The United States is set to extend its immigration pre-clearance facility to include Dubai as well as Abu Dhabi within the next year, the US ambassador to the UAE has told Arabian Business.
Speaking at an event in Los Angeles to celebrate the launch of direct flights from Abu Dhabi on Etihad Airways, Michael Corbin said: "We are looking at Dubai as an option for pre-clearance. It has only been operational for a few months in Abu Dhabi but has been a huge success and we want to expand it in the UAE. President Obama has made it his priority to encourage more visitors to the US and this is a big part of that."
The facility allows all passengers travelling to the US from Abu Dhabi to clear US immigration in the UAE capital before boarding their flights.
On arrival in the US, passengers are treated as domestic arrivals with no need for going through passport control.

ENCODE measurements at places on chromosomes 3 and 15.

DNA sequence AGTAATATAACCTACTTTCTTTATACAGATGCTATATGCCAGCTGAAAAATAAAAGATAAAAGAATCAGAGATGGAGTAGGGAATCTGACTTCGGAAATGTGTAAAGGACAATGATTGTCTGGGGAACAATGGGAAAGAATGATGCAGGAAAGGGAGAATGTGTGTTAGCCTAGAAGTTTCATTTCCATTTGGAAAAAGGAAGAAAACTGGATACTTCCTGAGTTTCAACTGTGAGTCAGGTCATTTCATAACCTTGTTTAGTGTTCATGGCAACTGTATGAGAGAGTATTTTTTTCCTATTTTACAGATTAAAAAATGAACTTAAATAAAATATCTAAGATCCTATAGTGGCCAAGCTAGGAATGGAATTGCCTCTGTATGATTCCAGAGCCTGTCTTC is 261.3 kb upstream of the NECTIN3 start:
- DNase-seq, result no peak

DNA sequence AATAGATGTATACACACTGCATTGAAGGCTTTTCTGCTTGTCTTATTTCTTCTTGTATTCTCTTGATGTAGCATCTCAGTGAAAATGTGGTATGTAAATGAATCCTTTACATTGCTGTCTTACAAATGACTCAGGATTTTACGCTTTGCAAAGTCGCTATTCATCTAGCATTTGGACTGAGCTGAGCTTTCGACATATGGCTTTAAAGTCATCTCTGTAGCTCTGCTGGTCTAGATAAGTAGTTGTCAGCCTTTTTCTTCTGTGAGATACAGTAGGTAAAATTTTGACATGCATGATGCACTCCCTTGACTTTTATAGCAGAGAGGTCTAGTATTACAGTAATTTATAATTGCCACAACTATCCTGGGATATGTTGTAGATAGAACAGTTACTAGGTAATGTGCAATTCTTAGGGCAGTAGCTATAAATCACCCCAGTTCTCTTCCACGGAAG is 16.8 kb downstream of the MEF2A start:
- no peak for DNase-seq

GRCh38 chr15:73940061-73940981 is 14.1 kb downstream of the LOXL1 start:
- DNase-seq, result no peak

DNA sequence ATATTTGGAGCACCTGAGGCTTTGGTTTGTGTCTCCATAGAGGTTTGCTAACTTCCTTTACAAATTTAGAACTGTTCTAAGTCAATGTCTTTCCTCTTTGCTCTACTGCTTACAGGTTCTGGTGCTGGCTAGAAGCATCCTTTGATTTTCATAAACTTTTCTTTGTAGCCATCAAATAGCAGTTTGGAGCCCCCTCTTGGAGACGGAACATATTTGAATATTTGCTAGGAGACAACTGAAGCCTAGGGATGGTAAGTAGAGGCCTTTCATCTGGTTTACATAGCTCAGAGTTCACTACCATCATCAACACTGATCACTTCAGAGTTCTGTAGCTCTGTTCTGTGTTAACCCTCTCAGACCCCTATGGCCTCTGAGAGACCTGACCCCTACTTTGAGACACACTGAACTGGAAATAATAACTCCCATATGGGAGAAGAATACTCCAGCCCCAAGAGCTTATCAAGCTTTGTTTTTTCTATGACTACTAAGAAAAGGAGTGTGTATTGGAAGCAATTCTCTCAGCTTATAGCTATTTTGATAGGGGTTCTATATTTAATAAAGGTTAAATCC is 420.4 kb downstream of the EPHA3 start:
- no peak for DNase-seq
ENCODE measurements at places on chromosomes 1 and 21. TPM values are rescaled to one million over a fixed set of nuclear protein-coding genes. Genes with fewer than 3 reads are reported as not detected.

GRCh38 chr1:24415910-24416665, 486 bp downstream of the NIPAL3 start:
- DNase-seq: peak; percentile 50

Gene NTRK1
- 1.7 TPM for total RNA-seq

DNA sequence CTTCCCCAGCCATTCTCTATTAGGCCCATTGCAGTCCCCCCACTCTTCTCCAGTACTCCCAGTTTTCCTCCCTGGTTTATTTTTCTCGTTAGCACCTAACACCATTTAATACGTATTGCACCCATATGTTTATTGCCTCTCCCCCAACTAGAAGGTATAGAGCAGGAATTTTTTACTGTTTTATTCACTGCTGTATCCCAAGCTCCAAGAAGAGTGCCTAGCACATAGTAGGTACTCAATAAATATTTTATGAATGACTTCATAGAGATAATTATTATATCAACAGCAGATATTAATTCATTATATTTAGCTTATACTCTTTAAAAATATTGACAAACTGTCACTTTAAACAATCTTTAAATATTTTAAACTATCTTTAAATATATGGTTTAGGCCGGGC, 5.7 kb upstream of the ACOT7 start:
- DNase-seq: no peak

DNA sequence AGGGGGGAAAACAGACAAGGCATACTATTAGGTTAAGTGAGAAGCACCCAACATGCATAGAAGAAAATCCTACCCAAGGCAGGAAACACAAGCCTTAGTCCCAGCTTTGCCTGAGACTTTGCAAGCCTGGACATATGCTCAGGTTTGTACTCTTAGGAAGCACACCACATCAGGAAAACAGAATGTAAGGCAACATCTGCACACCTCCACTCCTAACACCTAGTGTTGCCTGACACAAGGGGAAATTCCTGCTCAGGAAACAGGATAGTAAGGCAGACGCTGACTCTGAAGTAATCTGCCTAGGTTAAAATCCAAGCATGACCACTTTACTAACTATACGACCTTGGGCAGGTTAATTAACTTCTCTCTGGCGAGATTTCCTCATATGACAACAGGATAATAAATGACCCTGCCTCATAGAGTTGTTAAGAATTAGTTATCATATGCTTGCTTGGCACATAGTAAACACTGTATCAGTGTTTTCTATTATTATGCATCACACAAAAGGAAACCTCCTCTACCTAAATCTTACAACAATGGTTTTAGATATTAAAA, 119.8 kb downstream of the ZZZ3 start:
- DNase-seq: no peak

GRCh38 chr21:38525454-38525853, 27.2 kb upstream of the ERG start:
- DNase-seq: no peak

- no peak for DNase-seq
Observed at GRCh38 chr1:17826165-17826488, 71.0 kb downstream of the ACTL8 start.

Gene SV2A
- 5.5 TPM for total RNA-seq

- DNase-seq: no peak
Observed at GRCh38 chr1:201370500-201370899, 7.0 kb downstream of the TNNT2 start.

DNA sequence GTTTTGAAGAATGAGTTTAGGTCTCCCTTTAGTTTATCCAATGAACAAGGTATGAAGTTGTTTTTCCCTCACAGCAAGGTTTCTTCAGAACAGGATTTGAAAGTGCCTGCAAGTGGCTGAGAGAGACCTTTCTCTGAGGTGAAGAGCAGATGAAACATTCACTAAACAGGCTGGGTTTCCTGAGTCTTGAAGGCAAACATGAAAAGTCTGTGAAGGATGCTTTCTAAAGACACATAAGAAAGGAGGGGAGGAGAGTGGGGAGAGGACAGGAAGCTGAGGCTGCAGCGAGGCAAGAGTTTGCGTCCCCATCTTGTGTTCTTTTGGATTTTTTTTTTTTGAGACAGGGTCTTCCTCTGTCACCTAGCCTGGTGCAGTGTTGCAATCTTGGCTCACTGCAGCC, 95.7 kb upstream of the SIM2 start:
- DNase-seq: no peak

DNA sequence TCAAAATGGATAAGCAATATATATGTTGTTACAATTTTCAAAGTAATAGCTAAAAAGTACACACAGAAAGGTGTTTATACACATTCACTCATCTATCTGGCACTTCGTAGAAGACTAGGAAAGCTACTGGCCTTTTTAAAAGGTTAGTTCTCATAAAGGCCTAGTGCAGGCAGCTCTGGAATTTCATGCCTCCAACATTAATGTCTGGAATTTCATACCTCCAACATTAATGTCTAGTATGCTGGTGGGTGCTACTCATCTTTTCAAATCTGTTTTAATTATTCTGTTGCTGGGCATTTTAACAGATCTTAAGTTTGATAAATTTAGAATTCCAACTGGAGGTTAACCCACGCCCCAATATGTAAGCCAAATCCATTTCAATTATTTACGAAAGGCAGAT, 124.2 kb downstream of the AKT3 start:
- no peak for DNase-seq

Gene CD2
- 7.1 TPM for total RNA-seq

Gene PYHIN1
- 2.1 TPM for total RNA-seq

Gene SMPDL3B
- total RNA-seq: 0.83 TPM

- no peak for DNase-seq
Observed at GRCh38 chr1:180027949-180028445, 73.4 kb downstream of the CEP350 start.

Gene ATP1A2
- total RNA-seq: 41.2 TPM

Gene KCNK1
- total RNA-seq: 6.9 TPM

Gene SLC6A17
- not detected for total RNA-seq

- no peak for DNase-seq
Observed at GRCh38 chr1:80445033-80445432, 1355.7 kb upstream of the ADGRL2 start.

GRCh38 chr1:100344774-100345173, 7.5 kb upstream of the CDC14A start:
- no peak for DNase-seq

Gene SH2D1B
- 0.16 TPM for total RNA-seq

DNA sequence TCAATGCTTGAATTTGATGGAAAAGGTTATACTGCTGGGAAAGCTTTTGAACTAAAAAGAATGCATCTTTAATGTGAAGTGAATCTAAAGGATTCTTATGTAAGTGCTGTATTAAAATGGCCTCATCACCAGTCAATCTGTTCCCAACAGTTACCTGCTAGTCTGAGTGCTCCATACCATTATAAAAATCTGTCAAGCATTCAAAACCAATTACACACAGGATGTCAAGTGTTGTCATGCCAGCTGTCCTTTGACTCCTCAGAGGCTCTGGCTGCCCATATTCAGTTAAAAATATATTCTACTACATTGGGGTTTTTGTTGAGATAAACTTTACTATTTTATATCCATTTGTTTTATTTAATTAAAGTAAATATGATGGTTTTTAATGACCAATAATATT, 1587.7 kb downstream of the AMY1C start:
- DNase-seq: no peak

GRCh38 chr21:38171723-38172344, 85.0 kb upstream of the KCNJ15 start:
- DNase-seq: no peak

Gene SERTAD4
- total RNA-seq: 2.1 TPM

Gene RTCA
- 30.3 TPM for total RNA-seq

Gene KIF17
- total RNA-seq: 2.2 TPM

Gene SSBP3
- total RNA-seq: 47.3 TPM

"Dubai is more complex because you have flights leaving from different terminals and more US flights. But I think it can be done in 10 months to a year. The challenge is more logistical than political," Corbin added.
Etihad Airways president and CEO James Hogan added: "This is a game changer as far as Etihad is concerned. The facility has made a huge difference and really couldn't have gone better. It's great not just if you are flying direct to the US from Abu Dhabi but also connecting from elsewhere in the region."
Etihad launched its first flight to Los Angeles on June 1 and is hosting a major event on Tuesday night in Beverly Hills to celebrate the launch.
Separately, Hogan also revealed that there are likely to be some job losses at Alitalia, should Etihad's planned investment in the Italian carrier go ahead.
"We are looking at restructuring an airline and some staff may come out as a result of that process. It is about moving a business to profitability," he said.
11:19am, June 11: A Dubai Airports spokesperson told Arabian Business in a statement: "Customs pre-clearance is a matter for governments to decide. We are not in active discussions with any party, government or otherwise at this time."